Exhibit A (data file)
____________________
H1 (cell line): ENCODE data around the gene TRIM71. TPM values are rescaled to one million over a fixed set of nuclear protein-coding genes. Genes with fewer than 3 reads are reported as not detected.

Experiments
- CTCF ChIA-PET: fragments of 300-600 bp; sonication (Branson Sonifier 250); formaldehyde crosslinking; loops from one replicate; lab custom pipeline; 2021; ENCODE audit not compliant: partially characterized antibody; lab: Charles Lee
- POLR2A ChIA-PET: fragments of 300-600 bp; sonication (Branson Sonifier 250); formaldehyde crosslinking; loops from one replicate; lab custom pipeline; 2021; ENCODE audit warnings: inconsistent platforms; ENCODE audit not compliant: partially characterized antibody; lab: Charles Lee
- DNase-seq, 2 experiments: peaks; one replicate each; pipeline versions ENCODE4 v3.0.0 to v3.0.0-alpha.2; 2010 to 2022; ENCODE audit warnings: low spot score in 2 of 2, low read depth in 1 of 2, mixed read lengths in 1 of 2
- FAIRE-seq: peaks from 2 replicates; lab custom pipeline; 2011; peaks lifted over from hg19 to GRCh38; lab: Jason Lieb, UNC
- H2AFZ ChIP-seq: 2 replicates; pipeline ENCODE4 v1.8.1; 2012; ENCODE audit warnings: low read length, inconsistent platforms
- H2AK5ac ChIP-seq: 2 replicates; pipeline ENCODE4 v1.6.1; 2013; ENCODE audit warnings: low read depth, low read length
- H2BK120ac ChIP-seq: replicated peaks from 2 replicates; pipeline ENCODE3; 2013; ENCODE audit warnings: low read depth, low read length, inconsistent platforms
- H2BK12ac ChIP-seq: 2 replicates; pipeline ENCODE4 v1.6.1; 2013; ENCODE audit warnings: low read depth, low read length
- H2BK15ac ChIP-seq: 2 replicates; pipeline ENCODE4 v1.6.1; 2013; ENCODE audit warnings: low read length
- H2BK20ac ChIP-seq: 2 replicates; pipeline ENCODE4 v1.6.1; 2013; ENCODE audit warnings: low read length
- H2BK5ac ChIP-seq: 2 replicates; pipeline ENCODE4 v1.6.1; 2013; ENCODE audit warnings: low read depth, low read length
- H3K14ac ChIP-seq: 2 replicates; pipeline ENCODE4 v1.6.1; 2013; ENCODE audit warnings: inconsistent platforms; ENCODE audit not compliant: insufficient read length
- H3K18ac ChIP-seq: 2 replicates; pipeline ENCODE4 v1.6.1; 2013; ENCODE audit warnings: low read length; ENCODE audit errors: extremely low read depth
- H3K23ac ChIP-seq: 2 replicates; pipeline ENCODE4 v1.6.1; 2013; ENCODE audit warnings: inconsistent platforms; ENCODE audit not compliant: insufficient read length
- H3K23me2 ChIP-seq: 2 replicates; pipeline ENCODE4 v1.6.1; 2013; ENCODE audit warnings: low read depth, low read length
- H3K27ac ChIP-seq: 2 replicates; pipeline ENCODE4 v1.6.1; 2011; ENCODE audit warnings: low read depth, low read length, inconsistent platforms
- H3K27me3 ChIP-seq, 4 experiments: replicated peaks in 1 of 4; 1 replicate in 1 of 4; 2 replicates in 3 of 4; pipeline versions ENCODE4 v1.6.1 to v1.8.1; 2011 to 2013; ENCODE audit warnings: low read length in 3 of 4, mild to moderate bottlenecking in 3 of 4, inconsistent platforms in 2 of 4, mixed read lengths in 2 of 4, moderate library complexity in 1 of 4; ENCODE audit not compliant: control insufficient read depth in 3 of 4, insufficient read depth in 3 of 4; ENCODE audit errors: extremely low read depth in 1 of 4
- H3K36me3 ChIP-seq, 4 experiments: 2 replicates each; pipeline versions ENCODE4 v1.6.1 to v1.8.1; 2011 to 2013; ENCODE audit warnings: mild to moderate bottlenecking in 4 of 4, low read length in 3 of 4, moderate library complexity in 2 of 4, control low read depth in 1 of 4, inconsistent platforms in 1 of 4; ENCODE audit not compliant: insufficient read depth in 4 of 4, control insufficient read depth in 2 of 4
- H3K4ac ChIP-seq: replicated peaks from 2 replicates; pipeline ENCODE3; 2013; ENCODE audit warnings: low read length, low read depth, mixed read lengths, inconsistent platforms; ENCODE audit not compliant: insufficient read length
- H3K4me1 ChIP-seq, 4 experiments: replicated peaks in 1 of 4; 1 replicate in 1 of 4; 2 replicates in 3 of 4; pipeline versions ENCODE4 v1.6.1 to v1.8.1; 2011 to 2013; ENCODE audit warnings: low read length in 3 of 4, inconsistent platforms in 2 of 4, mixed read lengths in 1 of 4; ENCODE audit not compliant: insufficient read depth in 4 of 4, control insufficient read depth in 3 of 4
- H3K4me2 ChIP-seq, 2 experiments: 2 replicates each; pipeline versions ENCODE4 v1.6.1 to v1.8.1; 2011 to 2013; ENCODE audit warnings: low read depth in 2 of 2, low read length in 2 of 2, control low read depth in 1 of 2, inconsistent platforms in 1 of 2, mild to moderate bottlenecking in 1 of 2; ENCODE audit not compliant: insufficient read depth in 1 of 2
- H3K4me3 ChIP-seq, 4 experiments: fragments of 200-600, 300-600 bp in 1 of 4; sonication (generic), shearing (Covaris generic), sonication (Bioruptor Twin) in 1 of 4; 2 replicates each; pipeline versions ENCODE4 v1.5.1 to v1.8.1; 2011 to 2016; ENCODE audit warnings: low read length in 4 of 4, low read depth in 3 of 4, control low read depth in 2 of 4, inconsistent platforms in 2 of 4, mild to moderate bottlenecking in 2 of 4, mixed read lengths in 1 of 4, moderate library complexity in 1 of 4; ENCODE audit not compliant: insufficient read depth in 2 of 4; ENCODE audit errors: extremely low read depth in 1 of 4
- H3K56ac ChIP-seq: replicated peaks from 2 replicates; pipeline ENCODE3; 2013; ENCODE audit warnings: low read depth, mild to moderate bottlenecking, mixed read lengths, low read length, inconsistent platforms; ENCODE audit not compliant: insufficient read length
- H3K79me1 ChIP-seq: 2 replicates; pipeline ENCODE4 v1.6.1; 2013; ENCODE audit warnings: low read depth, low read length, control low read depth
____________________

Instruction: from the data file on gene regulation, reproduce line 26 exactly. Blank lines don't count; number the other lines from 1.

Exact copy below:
- H3K79me1 ChIP-seq: 2 replicates; pipeline ENCODE4 v1.6.1; 2013; ENCODE audit warnings: low read depth, low read length, control low read depth